So that is an introduction to what I’m doing.  For the most part the saw has been built using surplus parts and remnant pieces of metal from my favorite local metal supply house M&K Metals in lovely Gardena, CA.   As of this entry, the saw is nearly complete, all that is left is the splash guards.  I’ll be posting the build of this project in several parts, so stay tuned.

And a link to my Flickr photo set for this project: Dicing saw


24 thoughts on “Tony’s Diamond Chop Saw (Part 1)”

  1. Whats up this is somewhat of off topic but I was wondering if blogs use WYSIWYG editors or if you have to manually code with HTML. I’m starting a blog soon but have no coding expertise so I wanted to get advice from someone with experience. Any help would be greatly appreciated!

  2. Totally impressed! Not just great engineering but a lot of lateral thinking. I love the repurposing of the hard drive – talk about ‘not reinventing the wheel’!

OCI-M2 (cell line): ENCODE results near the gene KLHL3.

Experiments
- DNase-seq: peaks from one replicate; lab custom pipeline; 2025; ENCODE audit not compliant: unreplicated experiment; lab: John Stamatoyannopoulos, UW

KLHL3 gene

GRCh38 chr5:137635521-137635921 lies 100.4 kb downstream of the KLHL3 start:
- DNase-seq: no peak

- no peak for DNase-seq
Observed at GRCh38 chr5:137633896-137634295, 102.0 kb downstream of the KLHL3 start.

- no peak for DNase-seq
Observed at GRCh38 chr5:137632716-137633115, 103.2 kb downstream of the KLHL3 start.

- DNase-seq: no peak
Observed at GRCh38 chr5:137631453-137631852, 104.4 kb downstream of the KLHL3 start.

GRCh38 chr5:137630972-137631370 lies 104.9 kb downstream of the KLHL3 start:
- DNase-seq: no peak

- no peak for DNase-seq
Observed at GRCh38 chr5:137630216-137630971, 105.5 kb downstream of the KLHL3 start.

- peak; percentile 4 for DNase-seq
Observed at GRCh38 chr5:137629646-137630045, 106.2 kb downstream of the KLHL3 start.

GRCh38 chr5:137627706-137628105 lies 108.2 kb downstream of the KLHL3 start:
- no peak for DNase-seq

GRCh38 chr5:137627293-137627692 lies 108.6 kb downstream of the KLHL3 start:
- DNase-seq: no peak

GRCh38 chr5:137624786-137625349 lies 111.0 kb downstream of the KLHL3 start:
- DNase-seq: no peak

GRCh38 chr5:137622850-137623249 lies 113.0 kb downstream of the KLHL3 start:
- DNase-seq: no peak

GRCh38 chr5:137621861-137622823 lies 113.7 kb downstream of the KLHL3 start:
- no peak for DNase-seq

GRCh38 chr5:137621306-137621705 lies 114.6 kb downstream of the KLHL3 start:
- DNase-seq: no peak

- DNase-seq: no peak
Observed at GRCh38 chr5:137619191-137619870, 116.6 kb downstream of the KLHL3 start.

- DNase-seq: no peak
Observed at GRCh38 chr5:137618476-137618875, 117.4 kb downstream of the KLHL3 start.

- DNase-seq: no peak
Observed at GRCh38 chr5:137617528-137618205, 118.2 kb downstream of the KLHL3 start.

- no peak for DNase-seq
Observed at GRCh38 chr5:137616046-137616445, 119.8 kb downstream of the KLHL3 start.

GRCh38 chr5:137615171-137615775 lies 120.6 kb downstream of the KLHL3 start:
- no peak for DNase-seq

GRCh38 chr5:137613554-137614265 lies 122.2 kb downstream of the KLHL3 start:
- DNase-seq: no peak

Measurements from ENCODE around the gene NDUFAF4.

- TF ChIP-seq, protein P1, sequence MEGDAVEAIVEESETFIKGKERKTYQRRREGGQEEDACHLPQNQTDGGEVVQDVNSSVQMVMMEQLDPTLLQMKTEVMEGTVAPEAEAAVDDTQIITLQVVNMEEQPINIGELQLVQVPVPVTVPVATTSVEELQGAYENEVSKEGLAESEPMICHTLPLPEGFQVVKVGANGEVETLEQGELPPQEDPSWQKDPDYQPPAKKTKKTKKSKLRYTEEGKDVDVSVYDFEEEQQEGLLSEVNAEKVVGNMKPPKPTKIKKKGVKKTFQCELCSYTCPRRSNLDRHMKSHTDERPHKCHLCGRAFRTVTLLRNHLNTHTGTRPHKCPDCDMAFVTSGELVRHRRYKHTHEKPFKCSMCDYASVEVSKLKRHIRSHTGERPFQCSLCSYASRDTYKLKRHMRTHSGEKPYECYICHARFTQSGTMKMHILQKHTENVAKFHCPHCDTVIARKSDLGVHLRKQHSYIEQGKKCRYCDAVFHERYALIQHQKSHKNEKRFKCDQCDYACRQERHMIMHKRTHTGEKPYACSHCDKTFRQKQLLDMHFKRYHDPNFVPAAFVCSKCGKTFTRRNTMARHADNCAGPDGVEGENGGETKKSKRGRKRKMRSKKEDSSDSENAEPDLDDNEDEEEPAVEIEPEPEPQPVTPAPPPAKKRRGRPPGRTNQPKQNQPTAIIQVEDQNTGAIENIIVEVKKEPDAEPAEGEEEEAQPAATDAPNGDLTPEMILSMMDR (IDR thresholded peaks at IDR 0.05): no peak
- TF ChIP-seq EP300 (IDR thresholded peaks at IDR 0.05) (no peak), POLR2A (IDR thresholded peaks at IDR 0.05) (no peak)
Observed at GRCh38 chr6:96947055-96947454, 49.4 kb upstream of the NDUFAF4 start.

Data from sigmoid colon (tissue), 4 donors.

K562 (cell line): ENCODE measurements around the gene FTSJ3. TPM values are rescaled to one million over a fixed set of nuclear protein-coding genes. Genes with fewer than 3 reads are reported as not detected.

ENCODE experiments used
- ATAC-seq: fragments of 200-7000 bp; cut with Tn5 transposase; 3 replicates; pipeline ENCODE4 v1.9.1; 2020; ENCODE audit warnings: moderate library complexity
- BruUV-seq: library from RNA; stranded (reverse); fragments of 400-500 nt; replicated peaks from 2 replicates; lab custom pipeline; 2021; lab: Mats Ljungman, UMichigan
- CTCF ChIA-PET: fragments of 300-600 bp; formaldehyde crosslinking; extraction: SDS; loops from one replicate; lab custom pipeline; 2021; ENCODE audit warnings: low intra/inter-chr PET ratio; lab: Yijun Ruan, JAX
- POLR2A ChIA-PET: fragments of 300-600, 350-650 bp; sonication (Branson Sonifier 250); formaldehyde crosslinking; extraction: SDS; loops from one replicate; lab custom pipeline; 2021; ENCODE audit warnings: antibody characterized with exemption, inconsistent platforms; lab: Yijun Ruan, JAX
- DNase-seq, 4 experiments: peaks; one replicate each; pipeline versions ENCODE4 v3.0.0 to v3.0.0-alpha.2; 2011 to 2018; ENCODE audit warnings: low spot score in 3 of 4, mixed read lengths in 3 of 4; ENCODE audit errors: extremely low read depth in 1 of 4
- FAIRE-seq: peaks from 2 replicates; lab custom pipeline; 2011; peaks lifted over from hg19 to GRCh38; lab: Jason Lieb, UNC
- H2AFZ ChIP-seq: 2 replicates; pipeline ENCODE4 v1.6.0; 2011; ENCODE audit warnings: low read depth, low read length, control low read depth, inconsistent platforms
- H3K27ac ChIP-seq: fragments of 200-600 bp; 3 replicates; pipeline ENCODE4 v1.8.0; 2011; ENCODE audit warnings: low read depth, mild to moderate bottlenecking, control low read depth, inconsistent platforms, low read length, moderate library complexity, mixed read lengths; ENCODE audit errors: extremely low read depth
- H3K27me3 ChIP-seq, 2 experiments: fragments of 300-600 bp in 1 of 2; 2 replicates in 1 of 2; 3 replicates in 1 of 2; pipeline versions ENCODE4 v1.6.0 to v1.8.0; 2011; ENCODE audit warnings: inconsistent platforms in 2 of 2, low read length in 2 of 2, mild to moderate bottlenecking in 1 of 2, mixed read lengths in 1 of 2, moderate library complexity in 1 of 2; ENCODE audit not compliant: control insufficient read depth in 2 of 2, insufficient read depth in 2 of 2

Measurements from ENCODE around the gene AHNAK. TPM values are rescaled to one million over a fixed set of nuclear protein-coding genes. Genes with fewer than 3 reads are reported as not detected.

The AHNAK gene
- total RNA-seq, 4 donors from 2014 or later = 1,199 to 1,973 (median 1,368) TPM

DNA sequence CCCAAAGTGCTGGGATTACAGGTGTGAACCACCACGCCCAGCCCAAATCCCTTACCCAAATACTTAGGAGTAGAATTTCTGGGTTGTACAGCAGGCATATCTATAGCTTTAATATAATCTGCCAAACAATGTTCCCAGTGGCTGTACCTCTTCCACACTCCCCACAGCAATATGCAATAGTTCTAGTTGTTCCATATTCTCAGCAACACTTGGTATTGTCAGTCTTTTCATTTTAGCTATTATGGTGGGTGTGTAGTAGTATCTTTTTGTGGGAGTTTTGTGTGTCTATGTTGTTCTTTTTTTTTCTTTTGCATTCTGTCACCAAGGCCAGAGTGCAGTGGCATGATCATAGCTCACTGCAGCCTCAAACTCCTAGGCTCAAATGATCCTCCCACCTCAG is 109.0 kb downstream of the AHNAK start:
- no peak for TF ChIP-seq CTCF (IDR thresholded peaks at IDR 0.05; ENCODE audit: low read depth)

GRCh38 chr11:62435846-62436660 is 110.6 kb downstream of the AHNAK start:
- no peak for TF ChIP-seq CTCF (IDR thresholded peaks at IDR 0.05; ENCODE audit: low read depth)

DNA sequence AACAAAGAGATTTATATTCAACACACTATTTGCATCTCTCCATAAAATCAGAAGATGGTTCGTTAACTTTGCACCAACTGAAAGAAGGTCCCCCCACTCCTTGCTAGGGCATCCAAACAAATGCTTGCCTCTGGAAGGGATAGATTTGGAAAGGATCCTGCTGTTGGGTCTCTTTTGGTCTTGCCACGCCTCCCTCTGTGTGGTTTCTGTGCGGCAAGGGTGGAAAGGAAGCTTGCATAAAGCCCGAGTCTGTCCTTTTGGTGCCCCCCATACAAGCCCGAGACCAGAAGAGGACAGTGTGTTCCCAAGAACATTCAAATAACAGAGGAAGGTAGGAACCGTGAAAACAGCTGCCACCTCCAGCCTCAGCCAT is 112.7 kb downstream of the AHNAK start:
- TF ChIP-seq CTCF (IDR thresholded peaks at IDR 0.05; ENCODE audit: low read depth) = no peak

I have been looking for a way to do this kind of precision for while and now I know how. But I have a question: It looks like you have been doing some very hi res etching too, do you have a solution to that or have you found a very good pcb house?

    1. All the etched parts you see are scrap pieces. I haven’t figured out a way to etch yet. There are a number of issues here that are challenging. First is the mask, although from what I understand, photoplotting houses will do very high resolution masks fairly cheaply (~$25 range onto transperency material). These would exceed the capability of anything you could hope to print at home.

      So once you have a mask you need to etch. I believe that many of the available substrates are gold on top of a resist material/buffer like NiCr, etc. So you’ll need to come up with the nasty chemicals used for etching these…

      Then there is the issue of coming up with the material to begin with. I haven’t yet found a supplier of metallized ceramics, but I’msure they are out there. On the other hand you could find an evaporator and try it yourself 🙂